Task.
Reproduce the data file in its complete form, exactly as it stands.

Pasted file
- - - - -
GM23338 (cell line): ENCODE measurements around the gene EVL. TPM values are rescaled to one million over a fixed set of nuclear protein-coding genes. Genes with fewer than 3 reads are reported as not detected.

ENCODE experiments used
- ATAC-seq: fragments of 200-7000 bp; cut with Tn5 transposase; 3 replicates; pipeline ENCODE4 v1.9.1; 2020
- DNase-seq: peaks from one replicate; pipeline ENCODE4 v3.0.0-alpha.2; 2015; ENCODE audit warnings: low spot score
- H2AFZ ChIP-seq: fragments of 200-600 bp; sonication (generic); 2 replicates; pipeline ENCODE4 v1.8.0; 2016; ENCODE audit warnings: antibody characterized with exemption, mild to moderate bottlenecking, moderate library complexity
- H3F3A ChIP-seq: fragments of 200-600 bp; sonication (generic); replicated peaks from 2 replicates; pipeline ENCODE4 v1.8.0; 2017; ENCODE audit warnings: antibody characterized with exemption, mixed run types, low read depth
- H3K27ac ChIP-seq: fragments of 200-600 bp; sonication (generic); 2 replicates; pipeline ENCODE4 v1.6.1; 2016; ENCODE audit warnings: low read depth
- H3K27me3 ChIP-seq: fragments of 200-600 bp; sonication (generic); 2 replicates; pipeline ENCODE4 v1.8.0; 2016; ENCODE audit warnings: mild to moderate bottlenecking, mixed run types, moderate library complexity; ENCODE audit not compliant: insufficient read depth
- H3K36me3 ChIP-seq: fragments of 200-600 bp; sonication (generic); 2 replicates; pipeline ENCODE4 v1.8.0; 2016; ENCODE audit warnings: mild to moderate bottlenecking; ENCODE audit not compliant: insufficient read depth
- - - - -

GM23338 (cell line): ENCODE measurements around the gene EVL. TPM values are rescaled to one million over a fixed set of nuclear protein-coding genes. Genes with fewer than 3 reads are reported as not detected.

ENCODE experiments used
- ATAC-seq: fragments of 200-7000 bp; cut with Tn5 transposase; 3 replicates; pipeline ENCODE4 v1.9.1; 2020
- DNase-seq: peaks from one replicate; pipeline ENCODE4 v3.0.0-alpha.2; 2015; ENCODE audit warnings: low spot score
- H2AFZ ChIP-seq: fragments of 200-600 bp; sonication (generic); 2 replicates; pipeline ENCODE4 v1.8.0; 2016; ENCODE audit warnings: antibody characterized with exemption, mild to moderate bottlenecking, moderate library complexity
- H3F3A ChIP-seq: fragments of 200-600 bp; sonication (generic); replicated peaks from 2 replicates; pipeline ENCODE4 v1.8.0; 2017; ENCODE audit warnings: antibody characterized with exemption, mixed run types, low read depth
- H3K27ac ChIP-seq: fragments of 200-600 bp; sonication (generic); 2 replicates; pipeline ENCODE4 v1.6.1; 2016; ENCODE audit warnings: low read depth
- H3K27me3 ChIP-seq: fragments of 200-600 bp; sonication (generic); 2 replicates; pipeline ENCODE4 v1.8.0; 2016; ENCODE audit warnings: mild to moderate bottlenecking, mixed run types, moderate library complexity; ENCODE audit not compliant: insufficient read depth
- H3K36me3 ChIP-seq: fragments of 200-600 bp; sonication (generic); 2 replicates; pipeline ENCODE4 v1.8.0; 2016; ENCODE audit warnings: mild to moderate bottlenecking; ENCODE audit not compliant: insufficient read depth